What We Do Is Important

     Let me open with this disclaimer:  I am not happy with what is happening to education, but I still really, really like my job.

We spent the morning with friends whose uber-successful careers have been in the corporate world and guess what?  They feel under-appreciated, disrespected, disheartened, distrusted.

Who ever would have thought that an MST and an MBA would have so much in common?  Angst? Stress? Panic?  Yup. We got that, too.

I always expected–well, more recently fervently hoped–that education was immune to the dirty goings-on we tend to accept in the private sector where success is determined solely by putting up winning numbers at any cost.  It felt safe–sometimes  a bit righteous, too– to believe that teaching would always be centered on  what’s best for kids and on discovery and progress, entities that defy a business model quantification.

Current obsession with scores and metrics as applied to instruction, however, proves that wrong. As our friends in the business world have always known,  numbers talk.  If you have been listening, you can hear the arithmetical conversation.     Teachers’  professional reputations are soon to be numerically calculated and, like the kids we teach, we are about to become known by our composite scores.  Kids aren’t numbers; kids are individuals, each with his or her own unique qualities, each with a promise for tomorrow.  I hope I never become a number to them.

The difference between the boardroom and the classroom?  I honestly  like what I do.  I still believe that what I do each day is important. I still see each child in my classroom as an individual whose potential for success is not computed by his numerical score. I come to work excited about what each day bring.  My friends working on Madison Avenue and Wall Street no longer say this.

It’s true.  I like my job.

It is unpredictable. It is exhausting.  It can be frustrating. I always take work home.  Always.

But I  still like my job.

Hostile political powers continue to disrupt and destabilize the workplace.  By the end of the week, I feel embattled and sometimes under-appreciated. My book bag is crammed with papers to grade and clerical tasks to complete.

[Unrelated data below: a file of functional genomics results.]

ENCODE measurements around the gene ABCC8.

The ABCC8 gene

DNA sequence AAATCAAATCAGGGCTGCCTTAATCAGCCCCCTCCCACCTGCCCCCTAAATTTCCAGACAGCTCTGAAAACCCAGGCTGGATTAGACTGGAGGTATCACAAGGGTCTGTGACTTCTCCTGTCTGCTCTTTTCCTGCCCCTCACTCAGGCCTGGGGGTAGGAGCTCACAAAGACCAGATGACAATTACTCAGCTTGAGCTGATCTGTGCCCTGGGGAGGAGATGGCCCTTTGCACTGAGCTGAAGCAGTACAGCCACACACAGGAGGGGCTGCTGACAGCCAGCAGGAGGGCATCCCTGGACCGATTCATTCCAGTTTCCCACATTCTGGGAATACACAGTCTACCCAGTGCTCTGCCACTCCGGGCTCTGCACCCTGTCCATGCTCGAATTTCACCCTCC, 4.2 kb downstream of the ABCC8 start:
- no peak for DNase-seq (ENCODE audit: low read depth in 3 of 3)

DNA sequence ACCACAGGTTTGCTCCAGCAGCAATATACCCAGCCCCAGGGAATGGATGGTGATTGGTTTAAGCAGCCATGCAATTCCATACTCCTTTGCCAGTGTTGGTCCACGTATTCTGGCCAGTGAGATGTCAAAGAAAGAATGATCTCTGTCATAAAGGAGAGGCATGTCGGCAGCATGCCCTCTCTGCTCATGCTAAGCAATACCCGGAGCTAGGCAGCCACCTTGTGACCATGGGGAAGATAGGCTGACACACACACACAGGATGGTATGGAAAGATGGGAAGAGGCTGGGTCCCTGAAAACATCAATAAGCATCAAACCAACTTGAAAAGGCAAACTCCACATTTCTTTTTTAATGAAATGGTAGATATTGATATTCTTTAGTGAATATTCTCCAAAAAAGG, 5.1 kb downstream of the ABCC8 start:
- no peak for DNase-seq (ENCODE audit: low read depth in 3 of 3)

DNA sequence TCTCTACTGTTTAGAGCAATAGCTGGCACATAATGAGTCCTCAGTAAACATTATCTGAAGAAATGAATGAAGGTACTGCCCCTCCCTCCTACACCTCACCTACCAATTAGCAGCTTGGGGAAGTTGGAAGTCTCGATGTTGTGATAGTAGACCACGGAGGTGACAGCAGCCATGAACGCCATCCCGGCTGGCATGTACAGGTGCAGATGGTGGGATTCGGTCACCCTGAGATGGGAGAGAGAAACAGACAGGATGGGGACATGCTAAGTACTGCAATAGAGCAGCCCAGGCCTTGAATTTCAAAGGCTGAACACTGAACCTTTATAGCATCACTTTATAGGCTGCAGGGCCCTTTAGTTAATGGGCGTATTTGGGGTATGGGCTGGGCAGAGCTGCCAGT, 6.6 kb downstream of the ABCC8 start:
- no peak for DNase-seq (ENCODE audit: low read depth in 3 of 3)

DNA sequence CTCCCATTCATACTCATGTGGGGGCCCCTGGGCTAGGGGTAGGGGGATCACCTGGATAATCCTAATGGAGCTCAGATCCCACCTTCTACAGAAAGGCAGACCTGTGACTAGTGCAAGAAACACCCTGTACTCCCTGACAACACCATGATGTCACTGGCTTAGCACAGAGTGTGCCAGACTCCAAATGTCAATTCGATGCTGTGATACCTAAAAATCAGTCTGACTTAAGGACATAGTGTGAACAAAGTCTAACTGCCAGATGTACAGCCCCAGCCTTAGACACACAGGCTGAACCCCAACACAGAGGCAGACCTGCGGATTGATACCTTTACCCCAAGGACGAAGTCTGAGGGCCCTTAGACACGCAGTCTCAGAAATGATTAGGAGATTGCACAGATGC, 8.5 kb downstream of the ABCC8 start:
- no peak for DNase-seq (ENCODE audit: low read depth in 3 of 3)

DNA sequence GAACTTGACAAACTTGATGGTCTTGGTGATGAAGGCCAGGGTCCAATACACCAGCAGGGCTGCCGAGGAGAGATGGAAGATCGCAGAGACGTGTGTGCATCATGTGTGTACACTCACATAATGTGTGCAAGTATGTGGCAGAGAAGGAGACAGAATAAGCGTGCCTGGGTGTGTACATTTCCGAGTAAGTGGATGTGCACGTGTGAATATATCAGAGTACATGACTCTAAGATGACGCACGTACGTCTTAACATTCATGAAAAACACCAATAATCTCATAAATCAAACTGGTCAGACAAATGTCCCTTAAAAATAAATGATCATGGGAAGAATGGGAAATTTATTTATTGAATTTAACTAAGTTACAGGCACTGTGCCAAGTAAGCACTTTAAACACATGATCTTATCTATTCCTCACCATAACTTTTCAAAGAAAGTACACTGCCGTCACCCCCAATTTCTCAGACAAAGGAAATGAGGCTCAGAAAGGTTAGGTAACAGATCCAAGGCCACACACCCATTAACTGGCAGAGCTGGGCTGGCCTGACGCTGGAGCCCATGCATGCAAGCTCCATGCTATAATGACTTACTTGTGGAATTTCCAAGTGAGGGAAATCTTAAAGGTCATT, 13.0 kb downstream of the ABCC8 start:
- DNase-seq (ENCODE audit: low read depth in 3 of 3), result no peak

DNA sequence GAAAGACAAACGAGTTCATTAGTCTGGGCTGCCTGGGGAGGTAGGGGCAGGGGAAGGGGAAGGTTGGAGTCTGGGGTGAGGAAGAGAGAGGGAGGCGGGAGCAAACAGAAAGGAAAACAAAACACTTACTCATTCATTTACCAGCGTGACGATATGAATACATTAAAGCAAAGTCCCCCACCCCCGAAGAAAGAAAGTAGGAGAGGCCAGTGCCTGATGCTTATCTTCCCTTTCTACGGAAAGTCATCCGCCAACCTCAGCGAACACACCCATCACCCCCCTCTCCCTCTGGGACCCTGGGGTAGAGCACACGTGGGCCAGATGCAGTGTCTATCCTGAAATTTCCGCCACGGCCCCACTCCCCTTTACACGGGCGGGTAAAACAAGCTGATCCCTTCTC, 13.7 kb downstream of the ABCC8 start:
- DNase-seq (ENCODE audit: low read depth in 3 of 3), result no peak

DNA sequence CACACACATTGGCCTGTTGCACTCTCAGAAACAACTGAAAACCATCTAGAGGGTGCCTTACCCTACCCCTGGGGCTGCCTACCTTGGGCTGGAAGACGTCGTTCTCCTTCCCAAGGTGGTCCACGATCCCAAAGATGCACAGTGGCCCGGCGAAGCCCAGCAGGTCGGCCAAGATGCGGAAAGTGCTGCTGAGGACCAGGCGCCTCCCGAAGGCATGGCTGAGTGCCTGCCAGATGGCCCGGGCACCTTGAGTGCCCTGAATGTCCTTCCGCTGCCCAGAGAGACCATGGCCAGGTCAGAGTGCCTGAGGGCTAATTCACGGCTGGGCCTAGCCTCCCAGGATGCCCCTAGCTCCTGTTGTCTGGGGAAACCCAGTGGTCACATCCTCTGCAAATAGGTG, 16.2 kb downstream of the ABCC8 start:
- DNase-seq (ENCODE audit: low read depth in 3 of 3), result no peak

But I really like my job.

Sounds like what Dr. Phil might call the classic definition of insanity.

But as an educator, I can still go into my classroom and look forward to the day’s work, what used to be called “teaching.”   I am excited to share a new novel with seventh graders: observing them as we read, hearing them gasp at an unexpected twist, seeing them smile, grimace, pout about the content.  It’s not about standardized tests or unreasonable bureaucratic decrees from Albany.  Though it has become over-accessorized,  at the heart of the day, teaching is what teaching has always been: about sharing a love for learning with kids.

I know that what we do is important. I don’t know how it will look on a spreadsheet or how my numbers will run.  But I know what we do in our classrooms does indeed touch the future.

Enjoy the Journey

Enjoy the journey.

That was what I promised back in August, while vacationing on the Rhode Island shore.  It seemed so simple, so clear then. Everyone who knows me knows I truly love the work I do; I was determined then not to allow disruptive forces to capsize my professional kayak.  I was resolute: I would protect my passion from pirates, piranhas, and politicians.

Enjoy the journey.